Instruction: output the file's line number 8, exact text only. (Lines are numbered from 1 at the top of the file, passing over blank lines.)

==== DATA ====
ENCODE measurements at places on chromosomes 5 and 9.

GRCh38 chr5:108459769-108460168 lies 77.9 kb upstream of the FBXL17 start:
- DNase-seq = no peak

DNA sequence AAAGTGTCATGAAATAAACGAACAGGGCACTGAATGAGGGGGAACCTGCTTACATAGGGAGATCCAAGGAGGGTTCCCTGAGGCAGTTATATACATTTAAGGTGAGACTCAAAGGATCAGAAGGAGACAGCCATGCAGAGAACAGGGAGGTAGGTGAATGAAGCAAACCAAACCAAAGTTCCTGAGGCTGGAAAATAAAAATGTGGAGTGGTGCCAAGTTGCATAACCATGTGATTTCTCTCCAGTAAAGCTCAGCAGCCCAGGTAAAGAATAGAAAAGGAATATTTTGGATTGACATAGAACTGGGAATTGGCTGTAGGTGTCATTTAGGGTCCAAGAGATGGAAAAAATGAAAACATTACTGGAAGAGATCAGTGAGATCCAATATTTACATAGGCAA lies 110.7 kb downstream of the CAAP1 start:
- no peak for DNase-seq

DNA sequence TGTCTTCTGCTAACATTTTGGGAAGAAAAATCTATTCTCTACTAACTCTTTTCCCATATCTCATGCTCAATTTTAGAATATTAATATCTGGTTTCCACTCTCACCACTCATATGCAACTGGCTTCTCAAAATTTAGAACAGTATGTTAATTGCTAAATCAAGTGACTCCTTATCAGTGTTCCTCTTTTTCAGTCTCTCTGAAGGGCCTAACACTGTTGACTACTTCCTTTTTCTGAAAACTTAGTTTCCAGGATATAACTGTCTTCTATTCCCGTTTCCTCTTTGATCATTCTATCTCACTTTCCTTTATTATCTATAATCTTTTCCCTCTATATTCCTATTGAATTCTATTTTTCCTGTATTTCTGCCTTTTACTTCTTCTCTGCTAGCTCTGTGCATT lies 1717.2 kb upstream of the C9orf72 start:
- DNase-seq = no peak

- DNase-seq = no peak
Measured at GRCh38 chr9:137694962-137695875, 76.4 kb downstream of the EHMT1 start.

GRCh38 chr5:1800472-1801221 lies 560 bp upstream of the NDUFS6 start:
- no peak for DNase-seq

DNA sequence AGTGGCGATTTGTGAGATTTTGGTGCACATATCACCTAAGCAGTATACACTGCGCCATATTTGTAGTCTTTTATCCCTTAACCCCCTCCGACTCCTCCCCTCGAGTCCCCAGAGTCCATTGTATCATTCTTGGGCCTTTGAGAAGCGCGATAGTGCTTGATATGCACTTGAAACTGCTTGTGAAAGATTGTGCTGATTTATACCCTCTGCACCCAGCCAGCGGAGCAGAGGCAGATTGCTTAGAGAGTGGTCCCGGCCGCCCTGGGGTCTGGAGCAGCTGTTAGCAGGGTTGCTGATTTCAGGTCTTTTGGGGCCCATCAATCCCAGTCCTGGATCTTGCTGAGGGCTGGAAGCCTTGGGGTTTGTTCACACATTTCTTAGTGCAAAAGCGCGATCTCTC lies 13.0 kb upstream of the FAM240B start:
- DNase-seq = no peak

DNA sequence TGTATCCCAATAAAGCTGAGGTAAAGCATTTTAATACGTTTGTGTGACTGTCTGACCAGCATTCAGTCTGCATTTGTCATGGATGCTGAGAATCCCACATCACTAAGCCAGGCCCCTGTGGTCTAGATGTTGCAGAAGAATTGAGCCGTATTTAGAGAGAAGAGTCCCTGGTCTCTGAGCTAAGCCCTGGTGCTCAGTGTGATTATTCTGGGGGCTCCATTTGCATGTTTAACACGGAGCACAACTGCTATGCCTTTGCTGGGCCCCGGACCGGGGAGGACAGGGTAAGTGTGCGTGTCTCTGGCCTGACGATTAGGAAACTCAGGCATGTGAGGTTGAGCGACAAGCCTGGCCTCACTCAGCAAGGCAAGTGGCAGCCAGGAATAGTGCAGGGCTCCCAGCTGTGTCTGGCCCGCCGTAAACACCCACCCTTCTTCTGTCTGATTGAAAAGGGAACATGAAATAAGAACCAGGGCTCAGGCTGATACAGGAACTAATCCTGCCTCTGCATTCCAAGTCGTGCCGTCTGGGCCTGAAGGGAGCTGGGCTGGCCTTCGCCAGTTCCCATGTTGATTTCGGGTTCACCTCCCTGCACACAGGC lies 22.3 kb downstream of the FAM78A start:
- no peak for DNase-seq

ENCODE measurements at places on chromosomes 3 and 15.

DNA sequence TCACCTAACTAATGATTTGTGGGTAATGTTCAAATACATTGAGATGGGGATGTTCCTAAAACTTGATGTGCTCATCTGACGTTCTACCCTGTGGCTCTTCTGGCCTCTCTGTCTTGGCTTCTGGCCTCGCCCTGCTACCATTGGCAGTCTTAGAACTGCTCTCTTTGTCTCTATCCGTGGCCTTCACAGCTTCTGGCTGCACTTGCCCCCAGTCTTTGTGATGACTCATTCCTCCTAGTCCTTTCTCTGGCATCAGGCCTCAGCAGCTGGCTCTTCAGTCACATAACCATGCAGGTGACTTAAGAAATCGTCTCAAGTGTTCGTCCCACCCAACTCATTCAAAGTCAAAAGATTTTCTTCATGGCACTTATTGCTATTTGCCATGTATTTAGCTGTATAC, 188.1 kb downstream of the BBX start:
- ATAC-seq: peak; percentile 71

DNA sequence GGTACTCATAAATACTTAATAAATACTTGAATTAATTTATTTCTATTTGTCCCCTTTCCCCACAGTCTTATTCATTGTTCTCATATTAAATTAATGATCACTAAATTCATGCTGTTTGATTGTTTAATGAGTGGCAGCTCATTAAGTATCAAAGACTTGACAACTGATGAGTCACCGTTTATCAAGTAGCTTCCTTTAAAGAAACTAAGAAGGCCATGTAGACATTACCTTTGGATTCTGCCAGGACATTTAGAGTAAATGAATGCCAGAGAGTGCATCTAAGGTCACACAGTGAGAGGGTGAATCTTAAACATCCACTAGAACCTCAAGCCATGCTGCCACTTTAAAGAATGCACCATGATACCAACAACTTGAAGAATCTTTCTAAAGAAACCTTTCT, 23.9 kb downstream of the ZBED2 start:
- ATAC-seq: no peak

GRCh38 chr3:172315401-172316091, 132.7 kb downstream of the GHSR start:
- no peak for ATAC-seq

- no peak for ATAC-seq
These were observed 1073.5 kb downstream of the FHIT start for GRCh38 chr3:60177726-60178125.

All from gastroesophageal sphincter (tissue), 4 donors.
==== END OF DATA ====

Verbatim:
- DNase-seq = no peak